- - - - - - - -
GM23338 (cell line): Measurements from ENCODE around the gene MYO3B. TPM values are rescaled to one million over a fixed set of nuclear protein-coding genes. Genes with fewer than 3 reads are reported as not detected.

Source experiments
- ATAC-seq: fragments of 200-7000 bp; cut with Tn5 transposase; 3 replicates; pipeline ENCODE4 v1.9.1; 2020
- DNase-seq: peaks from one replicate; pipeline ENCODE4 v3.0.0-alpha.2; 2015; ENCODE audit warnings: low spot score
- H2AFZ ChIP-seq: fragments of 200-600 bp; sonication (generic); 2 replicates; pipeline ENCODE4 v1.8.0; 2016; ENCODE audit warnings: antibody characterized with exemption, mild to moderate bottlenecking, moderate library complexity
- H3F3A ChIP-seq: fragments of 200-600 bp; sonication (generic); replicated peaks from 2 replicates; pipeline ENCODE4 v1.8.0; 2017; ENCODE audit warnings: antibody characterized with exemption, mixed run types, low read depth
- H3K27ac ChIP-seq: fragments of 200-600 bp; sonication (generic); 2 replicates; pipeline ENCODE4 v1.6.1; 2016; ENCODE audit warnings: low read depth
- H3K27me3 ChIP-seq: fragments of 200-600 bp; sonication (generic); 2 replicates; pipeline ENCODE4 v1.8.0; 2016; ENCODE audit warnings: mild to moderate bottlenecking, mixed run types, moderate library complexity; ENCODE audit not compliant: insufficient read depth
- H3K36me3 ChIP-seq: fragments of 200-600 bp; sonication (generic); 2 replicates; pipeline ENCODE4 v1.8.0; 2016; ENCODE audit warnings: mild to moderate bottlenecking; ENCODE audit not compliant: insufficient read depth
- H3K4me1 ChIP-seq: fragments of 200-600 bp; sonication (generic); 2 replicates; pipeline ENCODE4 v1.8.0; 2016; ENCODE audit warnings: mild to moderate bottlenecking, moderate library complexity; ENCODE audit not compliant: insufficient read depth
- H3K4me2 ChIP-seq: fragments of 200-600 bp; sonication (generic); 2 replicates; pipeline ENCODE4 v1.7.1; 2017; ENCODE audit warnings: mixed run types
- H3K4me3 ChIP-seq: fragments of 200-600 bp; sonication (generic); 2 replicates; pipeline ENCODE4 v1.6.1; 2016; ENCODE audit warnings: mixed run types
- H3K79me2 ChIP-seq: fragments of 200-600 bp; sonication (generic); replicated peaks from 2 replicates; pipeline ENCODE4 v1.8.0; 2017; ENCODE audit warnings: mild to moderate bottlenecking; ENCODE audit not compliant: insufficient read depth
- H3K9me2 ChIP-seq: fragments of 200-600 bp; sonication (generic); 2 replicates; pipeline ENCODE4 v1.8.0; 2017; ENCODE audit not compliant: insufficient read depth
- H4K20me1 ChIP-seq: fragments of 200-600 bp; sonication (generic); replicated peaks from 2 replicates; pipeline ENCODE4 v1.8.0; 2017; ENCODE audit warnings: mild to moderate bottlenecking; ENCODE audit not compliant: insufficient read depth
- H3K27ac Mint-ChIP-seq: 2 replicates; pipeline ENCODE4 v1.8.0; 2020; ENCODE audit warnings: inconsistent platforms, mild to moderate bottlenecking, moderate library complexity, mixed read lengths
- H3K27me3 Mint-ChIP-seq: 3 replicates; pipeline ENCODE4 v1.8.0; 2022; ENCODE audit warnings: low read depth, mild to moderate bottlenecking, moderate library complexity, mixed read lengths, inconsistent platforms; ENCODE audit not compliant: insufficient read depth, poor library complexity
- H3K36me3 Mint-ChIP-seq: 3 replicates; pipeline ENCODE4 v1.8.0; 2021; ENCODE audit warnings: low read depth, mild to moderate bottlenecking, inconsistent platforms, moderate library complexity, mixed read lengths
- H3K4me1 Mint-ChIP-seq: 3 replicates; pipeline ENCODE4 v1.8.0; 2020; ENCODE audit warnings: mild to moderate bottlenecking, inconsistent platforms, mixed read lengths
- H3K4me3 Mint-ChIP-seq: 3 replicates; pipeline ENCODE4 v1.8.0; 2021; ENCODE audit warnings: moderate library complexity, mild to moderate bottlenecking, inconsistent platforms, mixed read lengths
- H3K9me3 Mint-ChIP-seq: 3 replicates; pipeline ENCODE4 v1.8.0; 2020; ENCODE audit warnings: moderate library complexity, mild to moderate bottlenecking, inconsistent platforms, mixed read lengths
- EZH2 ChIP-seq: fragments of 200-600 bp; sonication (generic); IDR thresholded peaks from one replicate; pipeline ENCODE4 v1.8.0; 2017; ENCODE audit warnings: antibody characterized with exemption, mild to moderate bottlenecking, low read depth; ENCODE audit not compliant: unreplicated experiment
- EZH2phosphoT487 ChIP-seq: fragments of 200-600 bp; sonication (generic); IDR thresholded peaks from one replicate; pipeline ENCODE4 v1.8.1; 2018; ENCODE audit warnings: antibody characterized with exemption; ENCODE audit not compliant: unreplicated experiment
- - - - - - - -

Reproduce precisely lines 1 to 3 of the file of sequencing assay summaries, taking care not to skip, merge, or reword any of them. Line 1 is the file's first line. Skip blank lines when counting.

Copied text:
GM23338 (cell line): Measurements from ENCODE around the gene MYO3B. TPM values are rescaled to one million over a fixed set of nuclear protein-coding genes. Genes with fewer than 3 reads are reported as not detected.

Source experiments
- ATAC-seq: fragments of 200-7000 bp; cut with Tn5 transposase; 3 replicates; pipeline ENCODE4 v1.9.1; 2020